There are a lot of different ways to
listen to music. You can get the "Greatest Hits" packages of an
or just go for the best albums in a discography, etc. But if you
for anything less than a completist approach, and you end up with some
dark corners there, stuff you would never find unless you shine the
been doing through the entire discographies of various artists.
Some of them I'm familiar with and listened to on a regular
basis. Others, I only knew a few tracks from the radio or
(showing my age) the years when Mtv played videos.
It's interesting to see how bands and artists evolve, whether it's
organic or forced. For example, I'd never heard the earliest
albums by REM nor the most recent. I was there with them in that
middle period when they were popular. I didn't get in on the
ground floor, and I didn't stick with them after they did that
disconcerting detour with "Monster." It's interesting to hear
where they came from. The early albums have a lot more quirky
tracks that would never have made it to any compilation.
Eventually they figure out they're a pop band. They write pop
songs. They become radio's darlings. I wouldn't say they
sold out; they managed to retain their identity, just in more polished
form. Where did they go after that? It was interesting to
see. That's why I call this a journey.
If you undertake a journey through a discography, there are several
approaches you can take:
I've never gone the middle strategy, but I
have tried the "bouncing around" approach with Rush and Bowie's
respective discographies, mainly because I was familiar with large
sections (i.e., several entire albums) by each already. Also
their early material would be difficult to plow through for several
albums in a row before they grow have proficient and original
- Start at the beginning and work through to the current (or
- Begin with the most recent material and work your way
- Take albums at random.
However, in general I have simply worked forward chronologically, and
that's perhaps for the best in most cases. You get to see the
evolution of the band or artist. Components of the repertoire are
accumulated and less effective devices are shed.
Additionally, it's important to go back through and listen to things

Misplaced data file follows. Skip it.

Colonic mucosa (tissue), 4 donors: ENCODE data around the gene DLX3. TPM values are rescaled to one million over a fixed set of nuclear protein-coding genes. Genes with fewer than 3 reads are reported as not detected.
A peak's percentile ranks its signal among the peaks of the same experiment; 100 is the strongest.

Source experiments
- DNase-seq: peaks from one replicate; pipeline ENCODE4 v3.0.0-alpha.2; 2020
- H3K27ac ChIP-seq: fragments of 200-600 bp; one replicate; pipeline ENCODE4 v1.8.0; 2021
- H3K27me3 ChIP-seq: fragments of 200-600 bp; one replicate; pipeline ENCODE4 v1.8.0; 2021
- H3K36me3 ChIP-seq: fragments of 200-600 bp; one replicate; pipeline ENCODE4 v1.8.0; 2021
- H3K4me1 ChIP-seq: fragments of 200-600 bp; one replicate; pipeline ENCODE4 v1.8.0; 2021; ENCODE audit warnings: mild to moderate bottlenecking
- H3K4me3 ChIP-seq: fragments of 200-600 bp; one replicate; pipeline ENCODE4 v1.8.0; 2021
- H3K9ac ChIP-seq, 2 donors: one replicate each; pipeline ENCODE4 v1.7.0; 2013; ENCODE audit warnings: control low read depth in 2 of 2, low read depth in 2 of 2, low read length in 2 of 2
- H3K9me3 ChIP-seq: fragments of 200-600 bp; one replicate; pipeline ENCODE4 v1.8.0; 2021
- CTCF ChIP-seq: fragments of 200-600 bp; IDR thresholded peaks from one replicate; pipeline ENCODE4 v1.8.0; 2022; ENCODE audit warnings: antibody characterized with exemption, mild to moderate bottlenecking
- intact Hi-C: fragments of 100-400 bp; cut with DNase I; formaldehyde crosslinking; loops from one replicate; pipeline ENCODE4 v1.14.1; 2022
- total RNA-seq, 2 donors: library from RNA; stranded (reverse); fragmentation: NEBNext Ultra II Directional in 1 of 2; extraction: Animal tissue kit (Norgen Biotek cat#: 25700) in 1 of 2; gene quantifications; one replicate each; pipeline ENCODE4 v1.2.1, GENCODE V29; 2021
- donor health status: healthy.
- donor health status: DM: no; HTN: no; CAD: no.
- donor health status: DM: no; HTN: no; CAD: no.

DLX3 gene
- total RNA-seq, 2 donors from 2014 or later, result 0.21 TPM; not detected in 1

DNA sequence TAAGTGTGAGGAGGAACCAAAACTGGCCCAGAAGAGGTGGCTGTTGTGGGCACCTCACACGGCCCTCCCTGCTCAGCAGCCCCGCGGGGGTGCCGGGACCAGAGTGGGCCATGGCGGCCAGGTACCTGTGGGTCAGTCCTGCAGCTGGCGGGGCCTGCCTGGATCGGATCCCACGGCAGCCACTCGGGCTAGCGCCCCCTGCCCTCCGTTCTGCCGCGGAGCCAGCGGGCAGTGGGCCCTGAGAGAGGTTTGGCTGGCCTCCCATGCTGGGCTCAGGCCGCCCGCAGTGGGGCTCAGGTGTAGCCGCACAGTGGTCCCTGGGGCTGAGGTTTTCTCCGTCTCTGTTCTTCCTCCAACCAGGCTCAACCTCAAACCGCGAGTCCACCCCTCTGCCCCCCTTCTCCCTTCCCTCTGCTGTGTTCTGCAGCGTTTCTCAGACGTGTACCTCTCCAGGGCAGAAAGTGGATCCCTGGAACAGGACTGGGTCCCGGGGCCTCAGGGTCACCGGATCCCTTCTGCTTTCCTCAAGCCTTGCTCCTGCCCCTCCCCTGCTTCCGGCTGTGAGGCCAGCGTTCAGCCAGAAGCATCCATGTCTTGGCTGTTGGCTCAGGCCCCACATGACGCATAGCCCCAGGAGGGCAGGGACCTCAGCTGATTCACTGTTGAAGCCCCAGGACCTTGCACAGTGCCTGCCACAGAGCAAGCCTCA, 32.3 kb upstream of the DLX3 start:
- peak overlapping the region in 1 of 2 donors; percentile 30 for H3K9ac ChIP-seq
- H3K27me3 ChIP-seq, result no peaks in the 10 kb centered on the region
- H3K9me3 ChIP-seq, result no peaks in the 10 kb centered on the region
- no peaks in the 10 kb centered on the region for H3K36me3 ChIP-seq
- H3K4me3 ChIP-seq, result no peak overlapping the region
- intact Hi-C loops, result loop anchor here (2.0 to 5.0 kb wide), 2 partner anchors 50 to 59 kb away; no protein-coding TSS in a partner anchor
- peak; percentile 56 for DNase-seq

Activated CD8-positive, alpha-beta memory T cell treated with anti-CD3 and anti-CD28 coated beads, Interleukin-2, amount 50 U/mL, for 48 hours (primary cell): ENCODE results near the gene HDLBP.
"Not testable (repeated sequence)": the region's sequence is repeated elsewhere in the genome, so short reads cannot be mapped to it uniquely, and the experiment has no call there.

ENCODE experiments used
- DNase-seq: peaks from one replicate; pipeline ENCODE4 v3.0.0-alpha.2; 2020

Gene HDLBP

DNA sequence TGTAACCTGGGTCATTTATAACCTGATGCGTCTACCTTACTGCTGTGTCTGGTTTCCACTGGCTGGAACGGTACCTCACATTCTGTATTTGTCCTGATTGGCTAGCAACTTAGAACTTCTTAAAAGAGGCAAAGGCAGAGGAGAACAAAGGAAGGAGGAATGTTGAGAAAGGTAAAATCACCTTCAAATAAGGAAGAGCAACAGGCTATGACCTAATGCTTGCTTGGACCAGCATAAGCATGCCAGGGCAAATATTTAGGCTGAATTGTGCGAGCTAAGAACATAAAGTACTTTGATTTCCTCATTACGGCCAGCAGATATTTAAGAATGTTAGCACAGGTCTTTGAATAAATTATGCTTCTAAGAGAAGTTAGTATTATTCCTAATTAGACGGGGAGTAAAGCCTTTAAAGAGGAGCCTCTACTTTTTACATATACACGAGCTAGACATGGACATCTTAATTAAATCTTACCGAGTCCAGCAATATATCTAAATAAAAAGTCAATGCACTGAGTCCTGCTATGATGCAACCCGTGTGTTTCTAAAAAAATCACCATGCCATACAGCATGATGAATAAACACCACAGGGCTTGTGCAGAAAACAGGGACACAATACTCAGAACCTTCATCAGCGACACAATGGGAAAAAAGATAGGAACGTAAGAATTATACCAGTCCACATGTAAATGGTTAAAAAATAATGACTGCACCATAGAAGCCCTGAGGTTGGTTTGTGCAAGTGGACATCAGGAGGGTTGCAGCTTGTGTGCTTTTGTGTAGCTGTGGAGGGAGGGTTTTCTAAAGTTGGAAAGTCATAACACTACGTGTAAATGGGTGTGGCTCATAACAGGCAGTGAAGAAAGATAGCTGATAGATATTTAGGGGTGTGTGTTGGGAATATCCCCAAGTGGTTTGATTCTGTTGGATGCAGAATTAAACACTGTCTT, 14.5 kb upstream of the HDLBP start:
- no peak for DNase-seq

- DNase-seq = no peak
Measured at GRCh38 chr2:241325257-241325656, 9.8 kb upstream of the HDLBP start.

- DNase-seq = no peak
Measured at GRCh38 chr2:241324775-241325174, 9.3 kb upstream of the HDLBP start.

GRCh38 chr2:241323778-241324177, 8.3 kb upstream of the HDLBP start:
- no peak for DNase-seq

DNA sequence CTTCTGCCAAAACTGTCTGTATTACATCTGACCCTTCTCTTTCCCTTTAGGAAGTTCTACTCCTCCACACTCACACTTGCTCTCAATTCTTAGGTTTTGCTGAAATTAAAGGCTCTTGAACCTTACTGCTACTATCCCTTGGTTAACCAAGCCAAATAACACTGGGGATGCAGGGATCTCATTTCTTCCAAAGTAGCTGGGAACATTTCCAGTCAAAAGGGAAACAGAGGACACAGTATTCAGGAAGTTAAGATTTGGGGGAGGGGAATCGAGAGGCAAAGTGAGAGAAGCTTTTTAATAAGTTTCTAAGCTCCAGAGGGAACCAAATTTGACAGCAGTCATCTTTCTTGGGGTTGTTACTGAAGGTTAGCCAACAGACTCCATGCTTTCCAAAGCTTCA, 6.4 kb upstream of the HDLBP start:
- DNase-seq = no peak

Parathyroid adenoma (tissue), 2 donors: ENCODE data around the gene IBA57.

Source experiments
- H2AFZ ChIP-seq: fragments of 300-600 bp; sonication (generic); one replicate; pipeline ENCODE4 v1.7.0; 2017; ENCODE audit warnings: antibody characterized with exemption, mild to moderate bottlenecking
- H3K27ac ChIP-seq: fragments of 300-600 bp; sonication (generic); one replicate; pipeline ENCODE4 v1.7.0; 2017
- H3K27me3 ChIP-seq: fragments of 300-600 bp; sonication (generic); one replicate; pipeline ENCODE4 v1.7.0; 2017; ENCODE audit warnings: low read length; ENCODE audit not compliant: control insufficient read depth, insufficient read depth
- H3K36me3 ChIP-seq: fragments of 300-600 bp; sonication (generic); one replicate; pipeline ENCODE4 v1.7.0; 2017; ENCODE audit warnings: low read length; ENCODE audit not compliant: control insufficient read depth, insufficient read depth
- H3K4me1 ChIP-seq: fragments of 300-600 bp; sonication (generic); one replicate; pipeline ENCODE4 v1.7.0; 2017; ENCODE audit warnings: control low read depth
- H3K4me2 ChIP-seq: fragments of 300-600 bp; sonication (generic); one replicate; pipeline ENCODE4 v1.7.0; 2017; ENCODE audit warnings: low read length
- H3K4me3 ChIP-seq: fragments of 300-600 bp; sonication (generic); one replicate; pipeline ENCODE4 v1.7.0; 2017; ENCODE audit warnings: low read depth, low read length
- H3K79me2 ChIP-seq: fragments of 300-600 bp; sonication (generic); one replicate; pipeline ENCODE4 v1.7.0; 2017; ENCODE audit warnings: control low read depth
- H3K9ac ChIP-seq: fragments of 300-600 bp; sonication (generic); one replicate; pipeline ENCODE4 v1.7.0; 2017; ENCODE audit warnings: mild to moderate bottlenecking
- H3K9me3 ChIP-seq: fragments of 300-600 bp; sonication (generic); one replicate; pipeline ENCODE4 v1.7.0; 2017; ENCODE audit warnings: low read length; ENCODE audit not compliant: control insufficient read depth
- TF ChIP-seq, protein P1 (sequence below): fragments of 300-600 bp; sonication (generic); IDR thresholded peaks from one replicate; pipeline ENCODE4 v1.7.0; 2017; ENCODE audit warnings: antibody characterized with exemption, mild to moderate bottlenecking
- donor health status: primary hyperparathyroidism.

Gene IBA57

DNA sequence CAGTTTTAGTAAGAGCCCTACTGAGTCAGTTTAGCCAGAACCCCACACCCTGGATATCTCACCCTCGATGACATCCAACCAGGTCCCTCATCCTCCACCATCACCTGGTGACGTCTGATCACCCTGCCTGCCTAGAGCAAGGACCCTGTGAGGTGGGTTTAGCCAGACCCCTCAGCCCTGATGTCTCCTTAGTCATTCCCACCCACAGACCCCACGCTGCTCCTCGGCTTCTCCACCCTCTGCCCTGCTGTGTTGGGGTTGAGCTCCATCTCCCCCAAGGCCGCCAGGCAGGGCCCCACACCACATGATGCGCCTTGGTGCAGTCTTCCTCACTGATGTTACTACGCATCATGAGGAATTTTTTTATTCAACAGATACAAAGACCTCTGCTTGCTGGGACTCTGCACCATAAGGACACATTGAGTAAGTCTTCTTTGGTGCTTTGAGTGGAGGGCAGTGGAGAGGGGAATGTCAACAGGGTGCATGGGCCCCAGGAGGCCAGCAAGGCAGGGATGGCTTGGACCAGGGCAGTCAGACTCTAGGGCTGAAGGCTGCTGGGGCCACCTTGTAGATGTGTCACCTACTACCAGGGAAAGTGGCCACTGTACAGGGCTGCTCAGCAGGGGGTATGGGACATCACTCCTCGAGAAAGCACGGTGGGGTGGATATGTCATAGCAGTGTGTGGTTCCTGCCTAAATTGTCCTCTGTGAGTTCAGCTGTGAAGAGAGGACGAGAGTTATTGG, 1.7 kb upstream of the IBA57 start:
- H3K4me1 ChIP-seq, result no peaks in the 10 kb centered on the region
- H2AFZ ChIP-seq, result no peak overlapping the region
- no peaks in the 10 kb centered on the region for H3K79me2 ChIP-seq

again, at least once. After you've gotten to the end of a musical
journey, it's a good idea to go back and listen to the same material
again with your new understanding of who the artists end up being at
the end of the journey. You pick up on a lot of things you've
missed the first time through. I wasn't doing this when I first
experimented with musical journeys. However, one of my partner
Dani's friends was taking a similar approach as I was (independent of
me), only she always made three passes through, which is a good idea if
you have the time (or dedication) to do that.
To appreciate the changes (and the context in which they occur), you
can listen for certain longitudinal patterns within the music.
Here are some I found myself pursuing.
Stylistic periods - Listen for
distinct changes from one style to the next that are retained for
several albums. These often follow from changes in the band's
line-up (e.g., Pink Floyd sans Barret, then Waters), but it may also
come out of instrumentation, such as when REM's Peter Buck started
including the mandolin and other instruments in their recordings more
contemporary trends - For example, incorporating electronic
sounds as REM and Clapton did during the late '90s and '00s.
weren't on the A-list - A lot of great material escapes notice
during periods when artists aren't getting a lot of airplay.
Sometimes this is before they make it big; other times it follows their
bands whose journey I've taken
I've listened to everything by the
- Brian Eno
- The Cramps
- David Bowie
- Depeche Mode
- Django Reinhardt
- Judas Priest
- The Misfits
- The Sisters of Mercy
- The Talking Heads
Note that there are plenty other bands like Pink Floyd or Led Zeppelin
are ones who I grew up listening to and grew to know organically; I
didn't listen to them systematically the way I did with these guys.
You find interesting things like how Brian Eno had almost a completely
separate career as an anti-rock star on his first handful of albums
before delving into purely instrumental music for the next few
decades. Or that Queen sounded a lot like Led Zeppelin in their
early years before they developed the more flamboyant style(s!) we
think represent them now. REM turned out to be capable of
producing some really great songs on their later albums that were too
quiet and contemplative to ever be hits. I was floored by the
quality and kicked myself for having given up on them decades
earlier. Similarly, while Depeche Mode's early albums did nothing
for me, I loved their later albums and found many of the songs among
their most beautiful work.